Diseased Cactus. Please help!

Discussion in 'Cacti and Succulents' started by Shimakaze, Aug 25, 2008.

  1. Shimakaze

    Shimakaze Member

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    I've had this cactus for more than 10 years now, and in the past few months the top end surface of it started to develop this strange covering. Please see the attached photos for a better idea of what I'm talking about.

    What exactly is causing this? Is there any way to save the plant?

    Also, could anyone help me identify it?

    Thanks!
     

    Attached Files:

  2. joclyn

    joclyn Rising Contributor

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    it's probably fungul - you'll need to treat with a fungicide.
     
  3. Chester

    Chester Active Member 10 Years

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    I'm not too sure that is fungal. I've had a few cacti over the years, and some of them have done that. Occasionally it was from too much direct sun. Don't get excited, some cacti have a hard time with too much sun at the hottest part of the day. Others did it without the above problem. I read about it, and as I recall the book said that if can happen naturally and called it something like 'corking'. Now I don't believe everything I read in books, or see on Google Image ;), but perhaps something other than fungal is going on here. Now, that said, that plant does not look happy, so a 'natural occurence' may be way off. Or I'm all wrong and the poor thing has a fungus.
     
  4. Shimakaze

    Shimakaze Member

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    I didn't think it was getting overexposed to sunlight since, as you can see from the photos, the blinds were always drawn. I'm not a gardening expert by a long shot, but the white stringy material growing at the top end of the plant does look like fungus (shown in second picture from the right). What I'd like to find out is whether or not the white stuff is related to the "corking" appearance spreading on the top half surface.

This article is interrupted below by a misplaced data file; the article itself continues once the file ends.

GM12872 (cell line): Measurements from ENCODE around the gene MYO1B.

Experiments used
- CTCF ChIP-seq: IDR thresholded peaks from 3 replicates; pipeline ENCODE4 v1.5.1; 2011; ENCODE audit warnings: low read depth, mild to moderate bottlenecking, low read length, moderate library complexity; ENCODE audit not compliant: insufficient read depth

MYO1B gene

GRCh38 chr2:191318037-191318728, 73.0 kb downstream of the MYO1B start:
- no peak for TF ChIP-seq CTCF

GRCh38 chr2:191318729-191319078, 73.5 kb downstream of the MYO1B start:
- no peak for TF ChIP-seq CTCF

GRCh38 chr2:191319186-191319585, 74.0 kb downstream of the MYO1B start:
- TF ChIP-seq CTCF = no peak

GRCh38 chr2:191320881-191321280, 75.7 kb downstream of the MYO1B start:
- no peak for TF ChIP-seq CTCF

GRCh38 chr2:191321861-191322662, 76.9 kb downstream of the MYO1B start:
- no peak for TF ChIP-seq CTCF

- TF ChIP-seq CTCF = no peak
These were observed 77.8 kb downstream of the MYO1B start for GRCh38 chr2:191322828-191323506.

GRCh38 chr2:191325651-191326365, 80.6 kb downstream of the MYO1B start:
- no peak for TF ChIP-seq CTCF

I guess I'll apply some fungicide just in case, and see how it goes. Do cacti require any special kind of fungicide? I have one that's used to treat roses and such.

    Thanks again :)
     
  5. joclyn

    joclyn Rising Contributor

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    i first thought of sunburn as well. that would normally only be on one side of the plant - not all around on every side. corking usually happens at the base, as far as i'm aware of.

    the other thing about it being fungal is that there's that tiny branch growing at the top and that is still green even though the top part of the main part of the plant is discolored. if it were a burn, then the new growth would also be discolored.

    also, i got in a couple new plants in the spring...looked nice and healthy - one even put out new growth after it rooted...the one that was already rooted never showed any new growth and, after about a month, both of them started to show the same look as the one pictured here - within a few days of each other, too.

    i'd originally thought it was burn...and moved them back from the light. and then when it didn't get better, i thought the burn would be a permanant scar. i didn't think about fungal and didn't treat with fungicide.

    in my case, it's definitely fungal - within another month of the initial showing both were completely covered and then i lost the one and the other is barely hanging on...and the fungus has spread to three other plants since :(
     
  6. joclyn

    joclyn Rising Contributor

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    of the two that were the first to show signs of disease - one looks identical to yours and the other one has a whitish crusty coating like what is at the top of yours...what i have are two different species - another reason i didn't realize the problem was fungal...the one looks like a burn (like yours does) and the other one it was clear was fungal.

    in over 30 years of having plants, i've never had any kind of issue other than mealy bugs. so, even though i knew about fungal infections, i'd never seen one - so i missed the opportunity to treat before it was too late for the one plant.

    i can't remember the name of the stuff i got to treat...i'll post it later when i get home from work.